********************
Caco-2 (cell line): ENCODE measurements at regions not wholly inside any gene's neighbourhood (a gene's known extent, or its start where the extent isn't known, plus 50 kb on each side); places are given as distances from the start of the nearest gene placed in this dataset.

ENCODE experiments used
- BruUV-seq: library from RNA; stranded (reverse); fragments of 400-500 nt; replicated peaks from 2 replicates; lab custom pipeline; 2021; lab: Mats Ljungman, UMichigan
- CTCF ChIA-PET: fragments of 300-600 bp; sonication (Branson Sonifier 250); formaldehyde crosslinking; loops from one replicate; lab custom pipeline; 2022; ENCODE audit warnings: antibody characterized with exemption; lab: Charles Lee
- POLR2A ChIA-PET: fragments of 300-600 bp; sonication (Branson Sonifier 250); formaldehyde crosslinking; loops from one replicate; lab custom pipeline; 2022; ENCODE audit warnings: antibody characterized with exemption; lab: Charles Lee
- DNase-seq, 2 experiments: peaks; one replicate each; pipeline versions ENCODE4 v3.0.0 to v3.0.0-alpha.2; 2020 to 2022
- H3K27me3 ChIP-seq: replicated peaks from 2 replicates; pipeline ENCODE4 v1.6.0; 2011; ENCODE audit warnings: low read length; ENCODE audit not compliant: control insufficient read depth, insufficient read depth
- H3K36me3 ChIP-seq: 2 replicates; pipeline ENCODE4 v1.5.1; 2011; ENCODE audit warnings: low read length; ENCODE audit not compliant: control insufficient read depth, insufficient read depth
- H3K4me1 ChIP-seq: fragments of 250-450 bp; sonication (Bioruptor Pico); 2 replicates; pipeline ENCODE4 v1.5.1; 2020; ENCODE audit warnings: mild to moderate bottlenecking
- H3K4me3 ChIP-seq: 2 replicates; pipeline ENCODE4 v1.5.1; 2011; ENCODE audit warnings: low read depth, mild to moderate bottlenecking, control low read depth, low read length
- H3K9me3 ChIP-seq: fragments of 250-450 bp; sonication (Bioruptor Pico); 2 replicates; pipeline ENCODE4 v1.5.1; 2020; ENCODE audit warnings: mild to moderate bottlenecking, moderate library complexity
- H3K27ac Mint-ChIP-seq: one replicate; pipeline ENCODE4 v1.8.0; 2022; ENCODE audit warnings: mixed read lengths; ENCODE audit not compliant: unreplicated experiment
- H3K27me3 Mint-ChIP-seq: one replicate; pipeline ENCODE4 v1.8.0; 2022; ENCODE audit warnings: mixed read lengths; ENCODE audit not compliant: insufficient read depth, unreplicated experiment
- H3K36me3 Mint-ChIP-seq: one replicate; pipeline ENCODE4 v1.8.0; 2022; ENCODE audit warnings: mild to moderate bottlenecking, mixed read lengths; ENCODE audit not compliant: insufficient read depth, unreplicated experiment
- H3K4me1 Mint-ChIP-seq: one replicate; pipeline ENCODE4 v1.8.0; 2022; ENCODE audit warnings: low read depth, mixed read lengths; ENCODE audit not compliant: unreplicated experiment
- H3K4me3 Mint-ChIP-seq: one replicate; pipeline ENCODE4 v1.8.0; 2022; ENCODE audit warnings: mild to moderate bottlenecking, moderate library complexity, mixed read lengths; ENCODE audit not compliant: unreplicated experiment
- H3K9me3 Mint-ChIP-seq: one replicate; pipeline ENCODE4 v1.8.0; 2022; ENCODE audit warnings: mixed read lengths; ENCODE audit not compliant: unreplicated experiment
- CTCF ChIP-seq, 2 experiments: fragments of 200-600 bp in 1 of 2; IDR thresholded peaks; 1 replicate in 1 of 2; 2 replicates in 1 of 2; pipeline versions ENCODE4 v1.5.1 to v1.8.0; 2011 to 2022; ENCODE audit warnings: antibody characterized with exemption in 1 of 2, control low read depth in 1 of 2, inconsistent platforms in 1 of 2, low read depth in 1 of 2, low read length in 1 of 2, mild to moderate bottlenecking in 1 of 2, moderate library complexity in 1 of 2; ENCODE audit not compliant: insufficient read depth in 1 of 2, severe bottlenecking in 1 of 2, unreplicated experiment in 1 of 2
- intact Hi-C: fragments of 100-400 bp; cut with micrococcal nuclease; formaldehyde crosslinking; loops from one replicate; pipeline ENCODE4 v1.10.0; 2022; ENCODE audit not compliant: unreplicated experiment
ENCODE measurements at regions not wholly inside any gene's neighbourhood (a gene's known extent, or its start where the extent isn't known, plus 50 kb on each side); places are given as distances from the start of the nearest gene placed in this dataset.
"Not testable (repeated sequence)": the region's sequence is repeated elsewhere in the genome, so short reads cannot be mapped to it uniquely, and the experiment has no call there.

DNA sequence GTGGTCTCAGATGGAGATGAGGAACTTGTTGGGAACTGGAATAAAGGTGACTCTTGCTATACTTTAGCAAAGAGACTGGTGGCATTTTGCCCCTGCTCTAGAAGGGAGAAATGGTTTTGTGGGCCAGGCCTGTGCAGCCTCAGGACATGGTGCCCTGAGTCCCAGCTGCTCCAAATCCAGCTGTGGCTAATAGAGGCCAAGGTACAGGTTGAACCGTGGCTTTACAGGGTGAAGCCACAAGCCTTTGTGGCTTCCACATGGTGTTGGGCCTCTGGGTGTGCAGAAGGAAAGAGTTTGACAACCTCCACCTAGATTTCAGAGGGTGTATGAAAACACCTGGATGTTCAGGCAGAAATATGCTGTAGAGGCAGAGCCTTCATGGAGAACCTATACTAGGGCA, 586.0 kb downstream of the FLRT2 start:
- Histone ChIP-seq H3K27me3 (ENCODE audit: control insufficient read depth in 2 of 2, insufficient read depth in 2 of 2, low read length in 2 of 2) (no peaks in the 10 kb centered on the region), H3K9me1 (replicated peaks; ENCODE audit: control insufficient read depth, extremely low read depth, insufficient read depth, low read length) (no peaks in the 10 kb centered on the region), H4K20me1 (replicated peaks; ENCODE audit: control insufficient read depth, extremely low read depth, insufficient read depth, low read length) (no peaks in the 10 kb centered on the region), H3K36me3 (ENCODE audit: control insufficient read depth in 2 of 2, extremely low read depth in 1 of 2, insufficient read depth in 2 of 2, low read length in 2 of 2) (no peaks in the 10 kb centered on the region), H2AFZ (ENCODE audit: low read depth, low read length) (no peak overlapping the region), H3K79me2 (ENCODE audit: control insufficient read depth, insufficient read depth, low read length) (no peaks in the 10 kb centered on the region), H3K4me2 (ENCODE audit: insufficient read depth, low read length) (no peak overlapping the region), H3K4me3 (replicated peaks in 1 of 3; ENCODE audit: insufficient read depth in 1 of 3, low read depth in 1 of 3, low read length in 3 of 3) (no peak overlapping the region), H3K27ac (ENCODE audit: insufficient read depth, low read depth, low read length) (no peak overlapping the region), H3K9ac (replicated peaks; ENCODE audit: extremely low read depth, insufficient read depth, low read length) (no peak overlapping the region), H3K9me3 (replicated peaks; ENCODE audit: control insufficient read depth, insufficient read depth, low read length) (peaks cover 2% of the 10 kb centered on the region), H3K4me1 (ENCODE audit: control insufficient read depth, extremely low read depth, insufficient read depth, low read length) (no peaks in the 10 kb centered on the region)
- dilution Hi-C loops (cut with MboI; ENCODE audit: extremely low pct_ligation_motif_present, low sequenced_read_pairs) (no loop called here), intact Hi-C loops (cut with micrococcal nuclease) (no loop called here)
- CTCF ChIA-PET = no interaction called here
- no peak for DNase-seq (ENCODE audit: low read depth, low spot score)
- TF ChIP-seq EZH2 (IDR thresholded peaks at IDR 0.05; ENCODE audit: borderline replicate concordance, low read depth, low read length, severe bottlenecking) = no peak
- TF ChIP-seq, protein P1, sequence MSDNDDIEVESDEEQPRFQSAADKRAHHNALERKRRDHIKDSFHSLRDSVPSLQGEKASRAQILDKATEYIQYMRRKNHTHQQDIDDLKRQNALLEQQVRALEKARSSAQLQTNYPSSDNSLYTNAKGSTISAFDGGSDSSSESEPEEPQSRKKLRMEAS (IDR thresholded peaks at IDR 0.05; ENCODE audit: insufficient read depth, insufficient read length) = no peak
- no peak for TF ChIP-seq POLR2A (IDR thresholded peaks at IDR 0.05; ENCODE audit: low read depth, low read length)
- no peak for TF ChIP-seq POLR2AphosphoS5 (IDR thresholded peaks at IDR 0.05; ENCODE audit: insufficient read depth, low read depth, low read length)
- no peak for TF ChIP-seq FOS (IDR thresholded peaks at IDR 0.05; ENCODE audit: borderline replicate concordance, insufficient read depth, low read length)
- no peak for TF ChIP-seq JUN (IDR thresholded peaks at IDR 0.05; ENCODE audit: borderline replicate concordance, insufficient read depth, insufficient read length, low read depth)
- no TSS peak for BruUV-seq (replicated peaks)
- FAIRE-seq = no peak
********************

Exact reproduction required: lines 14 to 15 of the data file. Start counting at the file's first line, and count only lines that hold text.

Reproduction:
- H3K36me3 Mint-ChIP-seq: one replicate; pipeline ENCODE4 v1.8.0; 2022; ENCODE audit warnings: mild to moderate bottlenecking, mixed read lengths; ENCODE audit not compliant: insufficient read depth, unreplicated experiment
- H3K4me1 Mint-ChIP-seq: one replicate; pipeline ENCODE4 v1.8.0; 2022; ENCODE audit warnings: low read depth, mixed read lengths; ENCODE audit not compliant: unreplicated experiment